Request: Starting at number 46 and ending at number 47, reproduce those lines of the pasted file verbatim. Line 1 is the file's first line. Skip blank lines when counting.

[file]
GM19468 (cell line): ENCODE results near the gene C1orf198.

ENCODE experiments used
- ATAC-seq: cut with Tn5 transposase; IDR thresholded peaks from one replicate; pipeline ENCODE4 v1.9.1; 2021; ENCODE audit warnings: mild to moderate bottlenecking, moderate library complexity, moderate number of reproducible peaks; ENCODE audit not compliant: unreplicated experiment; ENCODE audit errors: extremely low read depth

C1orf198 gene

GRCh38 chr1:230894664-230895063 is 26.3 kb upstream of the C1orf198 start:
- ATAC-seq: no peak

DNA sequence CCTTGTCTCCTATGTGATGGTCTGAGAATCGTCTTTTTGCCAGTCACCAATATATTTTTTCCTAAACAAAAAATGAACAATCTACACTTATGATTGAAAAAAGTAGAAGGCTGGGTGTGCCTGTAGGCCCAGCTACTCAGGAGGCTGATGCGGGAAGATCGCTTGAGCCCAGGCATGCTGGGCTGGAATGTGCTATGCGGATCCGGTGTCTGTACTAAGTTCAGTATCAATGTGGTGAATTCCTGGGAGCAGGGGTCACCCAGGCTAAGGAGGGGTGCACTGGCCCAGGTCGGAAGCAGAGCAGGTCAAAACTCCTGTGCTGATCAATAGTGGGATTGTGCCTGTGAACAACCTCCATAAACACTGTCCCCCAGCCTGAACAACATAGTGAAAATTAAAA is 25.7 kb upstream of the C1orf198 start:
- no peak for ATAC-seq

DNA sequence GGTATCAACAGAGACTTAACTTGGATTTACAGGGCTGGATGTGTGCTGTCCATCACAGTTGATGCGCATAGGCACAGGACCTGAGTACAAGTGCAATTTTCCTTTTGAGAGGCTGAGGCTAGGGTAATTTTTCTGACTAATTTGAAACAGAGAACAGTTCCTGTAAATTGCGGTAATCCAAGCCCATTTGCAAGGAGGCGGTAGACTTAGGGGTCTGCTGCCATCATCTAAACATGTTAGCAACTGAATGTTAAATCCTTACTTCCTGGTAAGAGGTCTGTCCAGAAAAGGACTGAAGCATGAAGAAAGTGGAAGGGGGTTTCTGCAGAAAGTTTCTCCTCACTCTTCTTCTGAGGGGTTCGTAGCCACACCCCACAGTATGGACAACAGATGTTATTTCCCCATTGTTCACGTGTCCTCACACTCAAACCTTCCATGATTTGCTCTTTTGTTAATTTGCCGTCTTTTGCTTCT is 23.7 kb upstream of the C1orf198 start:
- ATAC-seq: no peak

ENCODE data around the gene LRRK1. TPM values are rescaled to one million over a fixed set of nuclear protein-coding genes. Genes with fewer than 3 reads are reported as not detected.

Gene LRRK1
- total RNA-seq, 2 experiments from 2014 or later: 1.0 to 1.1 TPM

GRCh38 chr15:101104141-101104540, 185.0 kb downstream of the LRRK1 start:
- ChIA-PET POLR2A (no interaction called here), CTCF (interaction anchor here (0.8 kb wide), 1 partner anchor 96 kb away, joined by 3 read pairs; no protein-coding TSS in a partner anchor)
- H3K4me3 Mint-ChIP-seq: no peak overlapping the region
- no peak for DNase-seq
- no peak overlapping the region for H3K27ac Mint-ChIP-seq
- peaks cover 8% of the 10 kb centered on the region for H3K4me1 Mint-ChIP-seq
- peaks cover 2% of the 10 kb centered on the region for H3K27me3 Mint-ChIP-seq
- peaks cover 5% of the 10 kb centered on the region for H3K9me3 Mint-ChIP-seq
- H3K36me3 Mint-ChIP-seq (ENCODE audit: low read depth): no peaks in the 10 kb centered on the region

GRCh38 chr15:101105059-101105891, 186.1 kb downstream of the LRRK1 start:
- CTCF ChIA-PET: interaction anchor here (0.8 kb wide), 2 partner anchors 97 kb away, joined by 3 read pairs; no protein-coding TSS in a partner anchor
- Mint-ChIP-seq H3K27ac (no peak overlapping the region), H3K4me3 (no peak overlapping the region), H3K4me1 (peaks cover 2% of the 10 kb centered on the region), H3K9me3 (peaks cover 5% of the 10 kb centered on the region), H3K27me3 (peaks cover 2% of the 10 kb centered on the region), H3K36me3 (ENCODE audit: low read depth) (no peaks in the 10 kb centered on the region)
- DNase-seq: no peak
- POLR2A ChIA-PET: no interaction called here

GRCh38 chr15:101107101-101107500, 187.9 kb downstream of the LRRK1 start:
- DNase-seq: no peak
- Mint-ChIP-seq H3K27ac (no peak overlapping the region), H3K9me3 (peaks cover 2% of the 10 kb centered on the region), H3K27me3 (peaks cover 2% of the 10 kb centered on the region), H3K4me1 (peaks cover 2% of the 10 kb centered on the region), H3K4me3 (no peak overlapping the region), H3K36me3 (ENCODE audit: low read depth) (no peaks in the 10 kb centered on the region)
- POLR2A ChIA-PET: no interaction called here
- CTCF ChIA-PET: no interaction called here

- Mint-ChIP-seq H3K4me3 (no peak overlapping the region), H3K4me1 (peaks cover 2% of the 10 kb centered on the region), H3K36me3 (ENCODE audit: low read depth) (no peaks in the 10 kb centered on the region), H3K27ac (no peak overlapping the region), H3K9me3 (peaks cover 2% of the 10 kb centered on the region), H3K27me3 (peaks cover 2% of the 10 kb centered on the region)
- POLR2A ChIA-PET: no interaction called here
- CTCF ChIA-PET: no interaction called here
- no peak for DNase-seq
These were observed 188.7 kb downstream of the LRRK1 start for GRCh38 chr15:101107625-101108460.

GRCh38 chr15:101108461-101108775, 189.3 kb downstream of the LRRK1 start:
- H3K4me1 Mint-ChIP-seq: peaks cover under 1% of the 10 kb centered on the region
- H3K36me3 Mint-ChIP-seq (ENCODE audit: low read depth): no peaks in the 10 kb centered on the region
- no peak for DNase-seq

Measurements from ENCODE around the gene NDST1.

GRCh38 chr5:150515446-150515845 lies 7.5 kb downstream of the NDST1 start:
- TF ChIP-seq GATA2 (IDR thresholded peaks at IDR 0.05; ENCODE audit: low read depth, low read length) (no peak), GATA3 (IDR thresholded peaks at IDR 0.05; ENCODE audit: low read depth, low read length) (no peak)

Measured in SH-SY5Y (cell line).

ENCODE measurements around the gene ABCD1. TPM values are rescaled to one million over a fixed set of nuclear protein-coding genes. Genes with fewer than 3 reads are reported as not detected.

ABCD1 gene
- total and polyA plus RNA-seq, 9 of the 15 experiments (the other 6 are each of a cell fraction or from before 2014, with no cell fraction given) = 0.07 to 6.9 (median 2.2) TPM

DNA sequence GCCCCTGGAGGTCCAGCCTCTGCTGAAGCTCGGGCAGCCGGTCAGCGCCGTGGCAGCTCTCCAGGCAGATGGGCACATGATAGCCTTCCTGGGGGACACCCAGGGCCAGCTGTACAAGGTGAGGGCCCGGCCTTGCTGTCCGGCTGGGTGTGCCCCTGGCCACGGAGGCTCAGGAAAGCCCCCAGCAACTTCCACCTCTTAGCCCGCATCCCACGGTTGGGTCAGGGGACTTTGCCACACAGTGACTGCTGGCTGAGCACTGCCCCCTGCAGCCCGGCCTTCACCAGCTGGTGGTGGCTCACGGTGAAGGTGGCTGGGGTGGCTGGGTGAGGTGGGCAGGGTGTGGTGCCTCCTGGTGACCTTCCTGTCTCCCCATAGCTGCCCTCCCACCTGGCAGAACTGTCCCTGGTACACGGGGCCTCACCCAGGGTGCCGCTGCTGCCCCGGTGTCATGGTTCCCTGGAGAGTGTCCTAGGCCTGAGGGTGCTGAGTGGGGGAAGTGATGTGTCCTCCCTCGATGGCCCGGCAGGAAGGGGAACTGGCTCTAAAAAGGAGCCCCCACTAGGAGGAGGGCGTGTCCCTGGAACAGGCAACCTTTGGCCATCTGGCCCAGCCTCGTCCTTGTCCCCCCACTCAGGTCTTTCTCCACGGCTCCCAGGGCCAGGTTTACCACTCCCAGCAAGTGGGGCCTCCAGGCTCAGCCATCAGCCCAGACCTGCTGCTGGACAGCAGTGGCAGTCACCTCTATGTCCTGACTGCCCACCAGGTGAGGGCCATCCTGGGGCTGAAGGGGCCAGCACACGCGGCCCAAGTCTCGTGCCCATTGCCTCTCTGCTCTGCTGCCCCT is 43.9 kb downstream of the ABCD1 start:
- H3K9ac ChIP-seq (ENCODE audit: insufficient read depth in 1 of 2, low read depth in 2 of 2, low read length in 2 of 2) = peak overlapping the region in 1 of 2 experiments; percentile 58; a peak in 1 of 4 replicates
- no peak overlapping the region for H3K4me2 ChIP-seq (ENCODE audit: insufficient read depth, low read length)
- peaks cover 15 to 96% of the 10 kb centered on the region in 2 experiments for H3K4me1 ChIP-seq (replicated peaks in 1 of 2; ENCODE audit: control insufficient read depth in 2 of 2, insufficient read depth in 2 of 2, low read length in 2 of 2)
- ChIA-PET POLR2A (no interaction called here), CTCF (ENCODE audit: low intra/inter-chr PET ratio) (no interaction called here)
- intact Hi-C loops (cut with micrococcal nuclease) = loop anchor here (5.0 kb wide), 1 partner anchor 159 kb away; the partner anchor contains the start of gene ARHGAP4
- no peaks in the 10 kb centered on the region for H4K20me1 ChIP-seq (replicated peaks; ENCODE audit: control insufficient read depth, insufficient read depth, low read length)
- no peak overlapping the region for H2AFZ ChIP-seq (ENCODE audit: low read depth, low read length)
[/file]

ENCODE measurements around the gene ABCD1. TPM values are rescaled to one million over a fixed set of nuclear protein-coding genes. Genes with fewer than 3 reads are reported as not detected.

ABCD1 gene